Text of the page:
Dating service add url drew barrymore dating now
I still protect this one gem as if my life was hanging in the balance.
This has to stand as a testament to a prudent and cautious use of an email account.
Perhaps they simply collected the email address from less legitimate sources. Then, they put that email address into a database and assigned it a number. No matter how you go to that URL, the mere fact that you've gone to it tells them that the email address associated with 182934 got to a real live person.
In fact, they might even assume that the act of going to that URL is confirmation that you want to join their service. In particular, don't copy/paste that URL into a browser and go to it. The fact that the URL was accessed - even once and regardless of how - caused the problem.
It's the link that's the problem and the fact that you went to it at all.All that they need to do is look up the email address associated with that number and start spamming you. OK, so you clicked on that URL or activated it in some other way. Well, my guess is "unsubscribing", even if offered, isn't going to be of any help.Any so-called service that would subscribe you on a single click in an email that you never asked for isn't likely to be particularly well behaved when you ask to leave. When the website came up, I realized it was a con and closed the browser down. There was a message saying that a friend of mine (his name was included in the message) wanted to share photos with me. I right-clicked and copied the URL, closed down my Outlook, and opened my browser and pasted the URL into the address bar.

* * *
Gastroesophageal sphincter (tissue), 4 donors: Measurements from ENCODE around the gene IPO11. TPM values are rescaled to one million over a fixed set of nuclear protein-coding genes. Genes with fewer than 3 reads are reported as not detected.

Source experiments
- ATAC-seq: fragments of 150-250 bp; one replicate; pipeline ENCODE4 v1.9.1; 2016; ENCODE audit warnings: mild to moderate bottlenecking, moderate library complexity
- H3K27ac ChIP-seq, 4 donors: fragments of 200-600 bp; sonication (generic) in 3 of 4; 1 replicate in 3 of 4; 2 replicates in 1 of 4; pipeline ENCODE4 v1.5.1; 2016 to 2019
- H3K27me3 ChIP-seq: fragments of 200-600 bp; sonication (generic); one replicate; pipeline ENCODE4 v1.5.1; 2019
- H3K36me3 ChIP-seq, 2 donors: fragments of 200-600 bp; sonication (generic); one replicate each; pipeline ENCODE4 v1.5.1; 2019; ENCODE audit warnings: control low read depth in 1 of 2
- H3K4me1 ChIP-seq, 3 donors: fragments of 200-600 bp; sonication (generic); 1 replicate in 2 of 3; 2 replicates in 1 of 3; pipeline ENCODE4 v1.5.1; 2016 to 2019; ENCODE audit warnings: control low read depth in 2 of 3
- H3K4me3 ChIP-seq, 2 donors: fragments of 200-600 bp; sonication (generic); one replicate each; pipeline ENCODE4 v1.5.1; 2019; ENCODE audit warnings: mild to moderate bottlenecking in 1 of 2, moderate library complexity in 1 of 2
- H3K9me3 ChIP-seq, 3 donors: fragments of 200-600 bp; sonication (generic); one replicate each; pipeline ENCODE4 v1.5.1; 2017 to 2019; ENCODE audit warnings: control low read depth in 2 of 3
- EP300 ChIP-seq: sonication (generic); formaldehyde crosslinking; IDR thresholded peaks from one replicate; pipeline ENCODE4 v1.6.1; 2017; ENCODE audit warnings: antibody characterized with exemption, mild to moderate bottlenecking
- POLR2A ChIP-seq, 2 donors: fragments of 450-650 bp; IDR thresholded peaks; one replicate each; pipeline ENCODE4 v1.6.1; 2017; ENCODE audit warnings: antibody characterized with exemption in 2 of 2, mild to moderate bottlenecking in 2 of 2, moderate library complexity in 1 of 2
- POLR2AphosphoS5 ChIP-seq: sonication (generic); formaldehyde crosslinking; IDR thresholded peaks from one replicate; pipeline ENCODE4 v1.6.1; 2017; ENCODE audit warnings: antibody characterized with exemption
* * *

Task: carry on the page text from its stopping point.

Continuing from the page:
" He explains the construction of a web address (link).